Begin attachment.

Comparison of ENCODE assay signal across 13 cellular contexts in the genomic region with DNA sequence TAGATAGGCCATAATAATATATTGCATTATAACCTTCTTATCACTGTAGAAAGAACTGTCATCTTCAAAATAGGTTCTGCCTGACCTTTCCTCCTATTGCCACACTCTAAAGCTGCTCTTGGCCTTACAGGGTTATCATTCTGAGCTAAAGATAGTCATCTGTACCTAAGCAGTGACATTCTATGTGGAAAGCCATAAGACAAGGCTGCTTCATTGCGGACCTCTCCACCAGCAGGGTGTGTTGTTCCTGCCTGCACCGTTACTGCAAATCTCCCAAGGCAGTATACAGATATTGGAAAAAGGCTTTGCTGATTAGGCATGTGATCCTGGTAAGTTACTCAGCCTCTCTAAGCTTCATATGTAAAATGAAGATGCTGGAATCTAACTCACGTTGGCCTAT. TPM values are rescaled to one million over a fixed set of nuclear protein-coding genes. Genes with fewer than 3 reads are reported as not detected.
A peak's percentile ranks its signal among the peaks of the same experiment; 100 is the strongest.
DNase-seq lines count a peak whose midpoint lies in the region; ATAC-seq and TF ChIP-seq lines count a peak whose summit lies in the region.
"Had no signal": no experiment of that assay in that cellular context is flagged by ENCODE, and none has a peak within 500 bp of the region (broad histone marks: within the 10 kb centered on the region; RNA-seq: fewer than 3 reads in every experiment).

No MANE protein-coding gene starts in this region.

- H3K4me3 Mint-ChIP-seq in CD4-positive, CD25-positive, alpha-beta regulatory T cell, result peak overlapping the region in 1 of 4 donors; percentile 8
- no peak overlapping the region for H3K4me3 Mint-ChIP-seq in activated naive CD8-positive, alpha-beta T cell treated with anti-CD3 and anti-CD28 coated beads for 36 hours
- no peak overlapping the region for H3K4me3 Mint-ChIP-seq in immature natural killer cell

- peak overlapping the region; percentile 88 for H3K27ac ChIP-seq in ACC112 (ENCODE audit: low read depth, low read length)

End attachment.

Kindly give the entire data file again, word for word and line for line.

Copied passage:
Comparison of ENCODE assay signal across 13 cellular contexts in the genomic region with DNA sequence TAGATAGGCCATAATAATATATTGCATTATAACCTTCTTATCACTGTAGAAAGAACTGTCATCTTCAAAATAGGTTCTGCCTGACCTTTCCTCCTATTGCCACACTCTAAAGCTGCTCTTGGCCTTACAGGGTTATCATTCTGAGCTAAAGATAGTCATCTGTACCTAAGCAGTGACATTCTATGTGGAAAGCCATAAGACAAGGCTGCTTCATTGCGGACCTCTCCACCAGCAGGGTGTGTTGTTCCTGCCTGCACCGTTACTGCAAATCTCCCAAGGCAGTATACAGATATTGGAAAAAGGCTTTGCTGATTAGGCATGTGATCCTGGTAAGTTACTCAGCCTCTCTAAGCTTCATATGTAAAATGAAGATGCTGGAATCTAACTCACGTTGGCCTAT. TPM values are rescaled to one million over a fixed set of nuclear protein-coding genes. Genes with fewer than 3 reads are reported as not detected.
A peak's percentile ranks its signal among the peaks of the same experiment; 100 is the strongest.
DNase-seq lines count a peak whose midpoint lies in the region; ATAC-seq and TF ChIP-seq lines count a peak whose summit lies in the region.
"Had no signal": no experiment of that assay in that cellular context is flagged by ENCODE, and none has a peak within 500 bp of the region (broad histone marks: within the 10 kb centered on the region; RNA-seq: fewer than 3 reads in every experiment).

No MANE protein-coding gene starts in this region.

- H3K4me3 Mint-ChIP-seq in CD4-positive, CD25-positive, alpha-beta regulatory T cell, result peak overlapping the region in 1 of 4 donors; percentile 8
- no peak overlapping the region for H3K4me3 Mint-ChIP-seq in activated naive CD8-positive, alpha-beta T cell treated with anti-CD3 and anti-CD28 coated beads for 36 hours
- no peak overlapping the region for H3K4me3 Mint-ChIP-seq in immature natural killer cell

- peak overlapping the region; percentile 88 for H3K27ac ChIP-seq in ACC112 (ENCODE audit: low read depth, low read length)